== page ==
South America by Motorcycle

A Kawasaki Motorcycle Tour


| July/August 2010



south america 1

Dan Ricker looks out over the road to Abancay in central Peru as the Crazy Gringos head into the mountains toward the end of their trip

Photo by Neale Bayly

Customs Office, Guatemala City, Central America: Each of our four Kawasaki 550 motorcycles now has 31 different sheets of paper, ranging from photocopies of passports to typed forms with VIN and registration numbers. Thirteen people at 13 desks had to stamp each piece of paper. Mercifully, not all of them needed to be bribed.

The strain was beginning to show on our faces, along with the sweat. Maybe we had made a big mistake; maybe our motorcycles would be stuck in Guatemala City forever; maybe we should have just ridden down through Mexico.

The idea had seemed simple enough: Buy four beater motorcycles, ship them to Guatemala, and tour Central and South America by motorcycle riding as far south as we could in five weeks, but sometimes things don’t quite go as planned. Spending two days in the middle of an expensive Latin American paper chase was not the start we had envisioned in Florida during the planning stages.

Getting started

The story actually began for me in 1988. Having returned to the U.S. after riding around Australia, I was working on a new motorcycle adventure to South America. An industrial accident requiring two major spinal surgeries to correct put an end to that trip, but not the dream. Fast-forward to 1995, and while working at Precision Cycle in Sarasota, Fla., a new motorcycle tour was planned. Ron Kilma (owner of the shop), Dan Ricker, Joe Eriei and I bought four $300 mid-1980s Kawasaki 550 motorcycles and made sure they were mechanically sound before sending them on ahead to Guatemala City. With each of us riding a similar motorcycle we could carry one set of spare parts that fit all, minimizing the amount of equipment we needed to carry.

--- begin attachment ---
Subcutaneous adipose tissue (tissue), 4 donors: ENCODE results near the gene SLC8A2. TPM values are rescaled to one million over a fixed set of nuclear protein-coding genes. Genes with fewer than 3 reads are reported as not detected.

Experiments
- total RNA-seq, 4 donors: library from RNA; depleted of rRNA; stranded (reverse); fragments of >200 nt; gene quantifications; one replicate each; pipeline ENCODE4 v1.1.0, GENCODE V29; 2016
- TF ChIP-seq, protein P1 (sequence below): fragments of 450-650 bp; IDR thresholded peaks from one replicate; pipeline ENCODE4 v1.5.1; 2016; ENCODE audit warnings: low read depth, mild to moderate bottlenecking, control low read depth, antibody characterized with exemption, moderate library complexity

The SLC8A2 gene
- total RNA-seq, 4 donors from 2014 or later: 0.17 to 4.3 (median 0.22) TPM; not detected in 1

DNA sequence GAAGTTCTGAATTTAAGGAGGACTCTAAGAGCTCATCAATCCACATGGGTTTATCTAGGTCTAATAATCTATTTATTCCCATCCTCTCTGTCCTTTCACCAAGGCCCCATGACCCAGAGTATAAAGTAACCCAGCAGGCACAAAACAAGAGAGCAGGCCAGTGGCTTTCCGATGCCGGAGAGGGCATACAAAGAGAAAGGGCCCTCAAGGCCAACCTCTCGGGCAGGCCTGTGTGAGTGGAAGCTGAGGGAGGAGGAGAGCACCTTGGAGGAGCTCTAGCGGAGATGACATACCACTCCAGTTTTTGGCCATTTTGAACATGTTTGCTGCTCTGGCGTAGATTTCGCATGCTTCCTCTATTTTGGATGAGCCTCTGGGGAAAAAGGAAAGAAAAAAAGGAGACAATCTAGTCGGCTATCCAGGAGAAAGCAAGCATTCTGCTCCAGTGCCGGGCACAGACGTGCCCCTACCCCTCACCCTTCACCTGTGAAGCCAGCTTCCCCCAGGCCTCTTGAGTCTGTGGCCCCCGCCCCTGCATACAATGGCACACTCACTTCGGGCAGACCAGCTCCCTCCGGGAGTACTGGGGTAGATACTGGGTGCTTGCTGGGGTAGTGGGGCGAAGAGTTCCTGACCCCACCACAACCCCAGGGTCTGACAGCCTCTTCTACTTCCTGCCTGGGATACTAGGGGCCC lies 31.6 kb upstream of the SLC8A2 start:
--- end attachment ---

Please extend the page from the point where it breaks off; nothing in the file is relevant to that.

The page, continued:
We used the shipping time to get our shots, passports and other details together and, after our wonderful Latin American paper chase on arrival, saddled up and hit the Pan-American Highway by motorcycle.

Nightfall of our first day’s riding found us on the border with El Salvador. A miscommunication caused us to ride 30 miles of incredibly rough road after dark, costing us two speedometer cables and two sets of fork seals. We certainly couldn’t afford too many mistakes of this nature. The next day things settled down, but by the time we arrived in Costa Rica, things were getting set to change.





bike on highway

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